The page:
If some of the basics explained in this blog are not present in the process espoused then whatever is going on is NOT conversation.
The art of right disposition, resilience, trust, listening and helping can never be ‘engineered’.
I think one of the reasons for regulators missing the mark is they seem to employ a fairly large percentage of ex-police or similar types. Whilst the basic principles according to the WHS Act(s) for an inspector and a copper seem to align, the approach in applying those principles should be very different. In the first instance an inspector should be looking to assist the workplace with their compliance to the legal requirements not enforce. Unfortunately they (some) seem to relish the power they wield and just think they can lazily enforce and walk away and their job is done. Helping takes more effort, plus here in Queensland the government seems hell bent on enforcing instead of helping with WHS so the inspectors are actually encouraged to just fine and prosecute. Sad times.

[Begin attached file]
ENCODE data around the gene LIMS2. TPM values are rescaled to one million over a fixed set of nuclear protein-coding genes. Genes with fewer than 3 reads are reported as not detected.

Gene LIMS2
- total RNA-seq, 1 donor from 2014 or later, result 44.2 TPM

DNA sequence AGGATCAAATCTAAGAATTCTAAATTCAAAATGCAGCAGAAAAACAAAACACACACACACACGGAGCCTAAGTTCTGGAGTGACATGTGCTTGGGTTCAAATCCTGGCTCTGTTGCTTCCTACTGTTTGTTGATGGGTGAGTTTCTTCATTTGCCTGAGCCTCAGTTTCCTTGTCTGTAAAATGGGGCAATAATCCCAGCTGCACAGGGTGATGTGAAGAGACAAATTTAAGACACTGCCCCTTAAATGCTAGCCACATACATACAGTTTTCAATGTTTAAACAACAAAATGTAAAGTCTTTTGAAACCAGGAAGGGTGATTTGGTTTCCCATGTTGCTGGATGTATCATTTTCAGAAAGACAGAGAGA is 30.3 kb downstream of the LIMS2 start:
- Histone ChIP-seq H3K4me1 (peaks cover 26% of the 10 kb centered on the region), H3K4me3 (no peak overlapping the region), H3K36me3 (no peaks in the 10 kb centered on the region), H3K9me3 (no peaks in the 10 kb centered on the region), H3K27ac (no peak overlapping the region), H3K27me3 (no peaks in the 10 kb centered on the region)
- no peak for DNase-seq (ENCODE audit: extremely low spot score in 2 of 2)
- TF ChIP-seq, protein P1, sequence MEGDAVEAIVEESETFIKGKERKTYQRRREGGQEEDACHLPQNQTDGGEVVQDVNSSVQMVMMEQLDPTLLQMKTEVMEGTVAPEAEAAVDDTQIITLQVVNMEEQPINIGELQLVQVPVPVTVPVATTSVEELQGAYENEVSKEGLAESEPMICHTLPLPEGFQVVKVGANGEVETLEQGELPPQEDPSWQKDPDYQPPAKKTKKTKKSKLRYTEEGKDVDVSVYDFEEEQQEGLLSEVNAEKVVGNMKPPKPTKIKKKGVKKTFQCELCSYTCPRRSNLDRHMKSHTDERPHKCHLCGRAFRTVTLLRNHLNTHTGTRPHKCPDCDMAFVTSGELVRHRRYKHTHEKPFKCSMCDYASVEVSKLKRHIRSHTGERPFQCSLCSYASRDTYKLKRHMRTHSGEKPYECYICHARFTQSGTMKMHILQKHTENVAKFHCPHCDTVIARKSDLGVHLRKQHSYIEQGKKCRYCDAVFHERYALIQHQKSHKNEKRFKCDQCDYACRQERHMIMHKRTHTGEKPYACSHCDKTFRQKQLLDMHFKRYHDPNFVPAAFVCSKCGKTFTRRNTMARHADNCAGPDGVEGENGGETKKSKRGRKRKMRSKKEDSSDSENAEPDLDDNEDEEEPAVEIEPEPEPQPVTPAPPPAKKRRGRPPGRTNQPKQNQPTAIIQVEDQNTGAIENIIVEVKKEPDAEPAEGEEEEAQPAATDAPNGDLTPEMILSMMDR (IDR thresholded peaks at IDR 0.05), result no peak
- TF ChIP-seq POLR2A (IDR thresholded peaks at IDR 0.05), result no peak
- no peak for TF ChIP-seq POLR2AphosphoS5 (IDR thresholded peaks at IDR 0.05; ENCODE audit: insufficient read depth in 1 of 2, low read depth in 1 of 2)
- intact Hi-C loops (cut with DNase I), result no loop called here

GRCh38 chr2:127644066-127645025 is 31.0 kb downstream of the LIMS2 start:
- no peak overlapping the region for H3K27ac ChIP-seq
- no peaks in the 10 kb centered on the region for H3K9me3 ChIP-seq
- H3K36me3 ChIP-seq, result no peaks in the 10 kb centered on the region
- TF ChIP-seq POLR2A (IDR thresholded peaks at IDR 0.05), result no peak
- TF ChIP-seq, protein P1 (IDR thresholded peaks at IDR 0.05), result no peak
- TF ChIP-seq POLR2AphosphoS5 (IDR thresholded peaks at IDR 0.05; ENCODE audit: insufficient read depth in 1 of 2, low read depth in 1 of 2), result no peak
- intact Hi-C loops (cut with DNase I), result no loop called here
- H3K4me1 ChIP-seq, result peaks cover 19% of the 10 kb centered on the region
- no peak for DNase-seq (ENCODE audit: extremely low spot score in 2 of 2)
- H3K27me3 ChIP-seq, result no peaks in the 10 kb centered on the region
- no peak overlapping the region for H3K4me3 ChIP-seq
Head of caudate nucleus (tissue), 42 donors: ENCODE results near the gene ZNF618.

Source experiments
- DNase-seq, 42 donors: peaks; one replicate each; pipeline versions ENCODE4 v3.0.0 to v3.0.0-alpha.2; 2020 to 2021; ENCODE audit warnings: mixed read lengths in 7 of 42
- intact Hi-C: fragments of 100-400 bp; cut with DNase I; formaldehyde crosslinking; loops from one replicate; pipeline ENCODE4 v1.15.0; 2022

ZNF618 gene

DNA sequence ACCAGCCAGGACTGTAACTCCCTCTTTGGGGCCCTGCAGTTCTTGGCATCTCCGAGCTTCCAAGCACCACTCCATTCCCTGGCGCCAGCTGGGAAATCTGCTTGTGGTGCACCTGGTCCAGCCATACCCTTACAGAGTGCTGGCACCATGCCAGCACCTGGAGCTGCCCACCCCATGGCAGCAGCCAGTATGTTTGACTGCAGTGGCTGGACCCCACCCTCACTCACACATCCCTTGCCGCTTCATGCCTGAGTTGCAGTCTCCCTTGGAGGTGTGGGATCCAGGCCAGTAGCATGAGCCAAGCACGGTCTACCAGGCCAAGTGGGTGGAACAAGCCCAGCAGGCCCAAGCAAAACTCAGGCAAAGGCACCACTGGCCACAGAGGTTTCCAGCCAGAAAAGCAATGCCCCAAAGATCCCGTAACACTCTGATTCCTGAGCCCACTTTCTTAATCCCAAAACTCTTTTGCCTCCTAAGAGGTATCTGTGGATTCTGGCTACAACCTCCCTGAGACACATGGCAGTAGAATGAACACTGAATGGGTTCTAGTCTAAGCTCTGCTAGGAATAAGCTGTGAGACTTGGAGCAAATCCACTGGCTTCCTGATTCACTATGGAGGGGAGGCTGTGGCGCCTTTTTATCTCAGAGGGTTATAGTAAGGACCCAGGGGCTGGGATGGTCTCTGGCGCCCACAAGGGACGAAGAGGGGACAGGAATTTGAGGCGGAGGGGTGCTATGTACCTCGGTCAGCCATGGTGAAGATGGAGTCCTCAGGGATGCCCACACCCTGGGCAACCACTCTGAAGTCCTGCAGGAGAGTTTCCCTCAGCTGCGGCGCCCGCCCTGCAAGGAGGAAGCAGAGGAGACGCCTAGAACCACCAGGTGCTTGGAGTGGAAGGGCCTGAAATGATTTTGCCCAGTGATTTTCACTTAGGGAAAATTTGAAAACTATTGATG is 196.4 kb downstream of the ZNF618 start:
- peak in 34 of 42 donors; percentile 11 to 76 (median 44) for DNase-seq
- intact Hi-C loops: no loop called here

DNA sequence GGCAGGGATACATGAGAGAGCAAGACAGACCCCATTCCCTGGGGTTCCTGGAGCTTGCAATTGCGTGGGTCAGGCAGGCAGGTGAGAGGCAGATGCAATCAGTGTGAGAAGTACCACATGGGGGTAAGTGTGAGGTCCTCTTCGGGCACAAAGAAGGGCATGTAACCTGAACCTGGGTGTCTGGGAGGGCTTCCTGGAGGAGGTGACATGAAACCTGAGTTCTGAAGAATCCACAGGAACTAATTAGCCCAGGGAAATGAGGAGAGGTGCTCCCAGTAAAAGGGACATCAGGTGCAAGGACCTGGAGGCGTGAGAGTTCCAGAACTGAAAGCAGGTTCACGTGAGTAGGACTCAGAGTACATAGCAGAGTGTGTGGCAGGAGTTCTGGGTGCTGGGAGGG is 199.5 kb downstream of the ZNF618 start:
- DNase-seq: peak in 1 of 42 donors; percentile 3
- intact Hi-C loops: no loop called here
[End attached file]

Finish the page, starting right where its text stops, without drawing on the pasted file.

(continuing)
Rob Long says
Jason, good comment and also lots of ex-army and personality types that anchor to behaviourism, engineering and indoctrination in compliance. Yes sad times.
But don’t hope for any change soon from any of the associations. They too are anchored into a politik of zero and territory making that adores compliance and has no cognizance of critical thinking.
There is also the huge problem of the WHS curriculum that simply continues to mis-educate the sector so that nothing improves.